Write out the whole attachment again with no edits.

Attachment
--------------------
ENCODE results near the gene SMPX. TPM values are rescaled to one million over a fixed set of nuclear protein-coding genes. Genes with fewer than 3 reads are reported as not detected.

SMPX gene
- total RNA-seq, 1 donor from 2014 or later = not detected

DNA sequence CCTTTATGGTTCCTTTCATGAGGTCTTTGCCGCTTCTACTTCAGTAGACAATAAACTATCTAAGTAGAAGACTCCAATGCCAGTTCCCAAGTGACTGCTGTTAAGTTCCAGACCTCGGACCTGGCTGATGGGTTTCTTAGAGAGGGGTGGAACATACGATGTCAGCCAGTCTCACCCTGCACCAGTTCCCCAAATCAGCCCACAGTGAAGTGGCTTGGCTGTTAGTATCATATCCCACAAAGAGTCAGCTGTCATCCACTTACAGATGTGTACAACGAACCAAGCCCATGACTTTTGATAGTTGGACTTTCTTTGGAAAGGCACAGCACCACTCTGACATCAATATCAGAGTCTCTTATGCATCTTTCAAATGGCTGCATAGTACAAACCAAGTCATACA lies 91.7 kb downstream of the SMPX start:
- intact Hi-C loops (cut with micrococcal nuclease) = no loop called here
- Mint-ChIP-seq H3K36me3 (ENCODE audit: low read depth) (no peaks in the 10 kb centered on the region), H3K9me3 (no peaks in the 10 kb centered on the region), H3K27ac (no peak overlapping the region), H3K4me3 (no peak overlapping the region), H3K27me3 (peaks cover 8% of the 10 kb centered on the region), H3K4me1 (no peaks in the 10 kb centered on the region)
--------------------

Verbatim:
ENCODE results near the gene SMPX. TPM values are rescaled to one million over a fixed set of nuclear protein-coding genes. Genes with fewer than 3 reads are reported as not detected.

SMPX gene
- total RNA-seq, 1 donor from 2014 or later = not detected

DNA sequence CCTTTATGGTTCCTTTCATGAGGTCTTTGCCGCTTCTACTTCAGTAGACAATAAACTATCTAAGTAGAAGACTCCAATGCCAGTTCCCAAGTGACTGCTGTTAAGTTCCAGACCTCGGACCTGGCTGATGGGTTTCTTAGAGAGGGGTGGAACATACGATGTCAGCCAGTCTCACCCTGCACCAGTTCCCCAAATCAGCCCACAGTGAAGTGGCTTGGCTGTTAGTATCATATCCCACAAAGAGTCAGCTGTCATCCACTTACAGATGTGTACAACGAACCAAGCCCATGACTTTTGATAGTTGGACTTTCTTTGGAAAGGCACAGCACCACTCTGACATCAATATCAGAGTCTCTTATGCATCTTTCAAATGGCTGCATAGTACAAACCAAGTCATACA lies 91.7 kb downstream of the SMPX start:
- intact Hi-C loops (cut with micrococcal nuclease) = no loop called here
- Mint-ChIP-seq H3K36me3 (ENCODE audit: low read depth) (no peaks in the 10 kb centered on the region), H3K9me3 (no peaks in the 10 kb centered on the region), H3K27ac (no peak overlapping the region), H3K4me3 (no peak overlapping the region), H3K27me3 (peaks cover 8% of the 10 kb centered on the region), H3K4me1 (no peaks in the 10 kb centered on the region)